Twilight Princess lacks the subtle atmosphere, magic and freedom that made Zelda a classic.

User Rating: 8.5 | The Legend of Zelda: Twilight Princess WII
I give Twilight Princess an 8.5 because it's a pretty cool game. However the game didn't remind me much of Ocarina of Time or even Zelda at all, and I will address why.

First of all... where has the magic and charm of the series gone? Everything in Zelda used to be one big dream-like atmosphere, very quaint and silent. Each element succumbed to it. In Majora's Mask and Ocarina of Time, the characters and scenes flowed under-the-surface in secret automatism, ticking to their own clock, their individual thoughts and actions undisturbed, becoming part of the world itself. These were whims that Link could curiously observe from his child-like perspective, explore around and find more of. No character shined more than the next, they were all intriguing and unique and heightened this foreign magical culture.

Twilight Princess broke away from Zelda's curious and mysterious subtleties in order to instill a program of show and drama, being as emotively stimulating as it had to be each moment in order to deliver the story to Link, instead of letting Link discover his own story, instead of letting the player make his own adventure. Link's personal adventure in a new lair was disturbed and discontinued by a rather burdensome sequence of in-your-face characters and linear requirements, all rather plain and a bit dreary. Everyone was on Link's case, and the prior wonder and curiosity of exploring around Hyrule was just not all there. Link should have been on his own, finding his own adventure, like he always has. In other words, I should have felt completely immersed in Hyrule, not skipping through cutscenes, caring about these lame side-characters, stuck in one menial task after another, stripping Link of his dignity and right to just "adventure." I am passionate about this major problem.

A number of characters and places were actually quite plain and ugly, both artistically and effectually. The game had low expectations after the Wind Waker's success because it forgot it was primarily fairy-tale like. Hyrule did not feel like a mystical other-world hidden away in fantasy. It took realism too literally and played up having this delicate ethereal nature. I was looking for the real Hyrule, the bold other-world full of magical oddities, secret places and intriguingly mysterious creatures and characters, ie. Tingle, the Skull Kid, witches, and dwarves, the Flute Boy, Tarin the raccoon, Kaepora Gaebora, etc. And location design was not nearly as iconic as Ocarina of Time, ie. outside the Temple of Time, Hyrule Castle, the Graveyard, Kokiri Forest, the Lost Woods. Quality must come before quantity.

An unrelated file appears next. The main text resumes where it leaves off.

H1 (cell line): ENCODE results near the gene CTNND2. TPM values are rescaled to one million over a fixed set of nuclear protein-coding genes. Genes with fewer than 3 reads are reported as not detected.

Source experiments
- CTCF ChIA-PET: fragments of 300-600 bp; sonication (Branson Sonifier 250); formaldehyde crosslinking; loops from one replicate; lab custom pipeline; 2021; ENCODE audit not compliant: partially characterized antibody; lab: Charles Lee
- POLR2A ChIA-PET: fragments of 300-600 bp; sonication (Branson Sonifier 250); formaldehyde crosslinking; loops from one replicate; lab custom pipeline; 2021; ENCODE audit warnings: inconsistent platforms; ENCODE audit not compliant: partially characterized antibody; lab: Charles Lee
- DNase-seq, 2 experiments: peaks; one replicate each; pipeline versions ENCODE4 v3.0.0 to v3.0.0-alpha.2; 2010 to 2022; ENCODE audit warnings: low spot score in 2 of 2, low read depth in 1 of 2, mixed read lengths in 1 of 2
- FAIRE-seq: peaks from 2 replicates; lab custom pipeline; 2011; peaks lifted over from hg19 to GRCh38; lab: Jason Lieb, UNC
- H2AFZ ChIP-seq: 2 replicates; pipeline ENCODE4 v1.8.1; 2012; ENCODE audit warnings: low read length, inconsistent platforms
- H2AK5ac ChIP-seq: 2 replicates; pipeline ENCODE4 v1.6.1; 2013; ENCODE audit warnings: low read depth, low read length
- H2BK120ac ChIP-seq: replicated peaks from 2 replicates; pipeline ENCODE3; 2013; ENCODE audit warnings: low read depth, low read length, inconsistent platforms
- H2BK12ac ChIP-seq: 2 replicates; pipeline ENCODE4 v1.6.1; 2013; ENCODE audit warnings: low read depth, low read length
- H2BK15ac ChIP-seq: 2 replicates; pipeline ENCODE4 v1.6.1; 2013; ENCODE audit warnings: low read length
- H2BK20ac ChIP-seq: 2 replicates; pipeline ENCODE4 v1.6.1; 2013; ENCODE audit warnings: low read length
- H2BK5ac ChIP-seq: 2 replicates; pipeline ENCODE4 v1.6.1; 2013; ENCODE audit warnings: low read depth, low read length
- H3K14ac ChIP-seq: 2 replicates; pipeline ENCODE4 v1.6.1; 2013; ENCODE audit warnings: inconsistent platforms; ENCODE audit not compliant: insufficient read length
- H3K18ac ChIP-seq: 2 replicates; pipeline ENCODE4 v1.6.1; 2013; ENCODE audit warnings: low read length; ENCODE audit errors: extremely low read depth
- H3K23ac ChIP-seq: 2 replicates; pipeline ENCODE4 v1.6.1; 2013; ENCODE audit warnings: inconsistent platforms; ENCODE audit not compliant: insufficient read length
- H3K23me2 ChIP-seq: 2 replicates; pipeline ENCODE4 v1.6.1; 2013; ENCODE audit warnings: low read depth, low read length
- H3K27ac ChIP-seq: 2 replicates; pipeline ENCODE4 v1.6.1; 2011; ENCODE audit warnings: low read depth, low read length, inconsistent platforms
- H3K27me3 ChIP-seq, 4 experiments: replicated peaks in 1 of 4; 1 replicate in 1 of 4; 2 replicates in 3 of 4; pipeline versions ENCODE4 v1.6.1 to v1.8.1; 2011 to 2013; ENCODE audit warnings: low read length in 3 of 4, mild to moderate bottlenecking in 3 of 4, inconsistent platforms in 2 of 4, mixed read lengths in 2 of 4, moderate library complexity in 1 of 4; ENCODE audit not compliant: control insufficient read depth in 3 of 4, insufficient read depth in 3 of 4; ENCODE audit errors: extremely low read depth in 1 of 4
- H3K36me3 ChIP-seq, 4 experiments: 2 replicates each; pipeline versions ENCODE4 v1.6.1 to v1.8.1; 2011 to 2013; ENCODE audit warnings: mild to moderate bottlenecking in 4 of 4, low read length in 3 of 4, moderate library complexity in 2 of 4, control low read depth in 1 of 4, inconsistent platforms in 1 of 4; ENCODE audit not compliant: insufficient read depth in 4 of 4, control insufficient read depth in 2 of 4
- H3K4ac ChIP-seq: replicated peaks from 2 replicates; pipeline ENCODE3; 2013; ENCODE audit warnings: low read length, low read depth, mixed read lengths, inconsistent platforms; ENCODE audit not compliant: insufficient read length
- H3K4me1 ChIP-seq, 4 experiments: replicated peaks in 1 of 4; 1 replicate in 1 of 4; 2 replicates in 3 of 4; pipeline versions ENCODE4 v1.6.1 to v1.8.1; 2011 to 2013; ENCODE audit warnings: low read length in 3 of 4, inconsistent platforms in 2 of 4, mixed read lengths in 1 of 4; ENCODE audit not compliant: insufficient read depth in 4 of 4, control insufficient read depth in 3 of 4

There were not many things to do or places to go at any specific time during the game. That's not a real adventure game. The game offered little sense of child-like exploration. Link wasn't really free, and the basic quests to progress were pretty dull. At this point I expect Zelda gameplay to be more creative and rewarding. Maybe you'd appreciate them more when you're in the mind of a five-year-old, but it's not helping kids develop a sense of imagination.

Overall, the Zelda series needs its surreal sense of imagination back. Not the pretentious adventure and cliched maturity of every other game. Thanks for reading.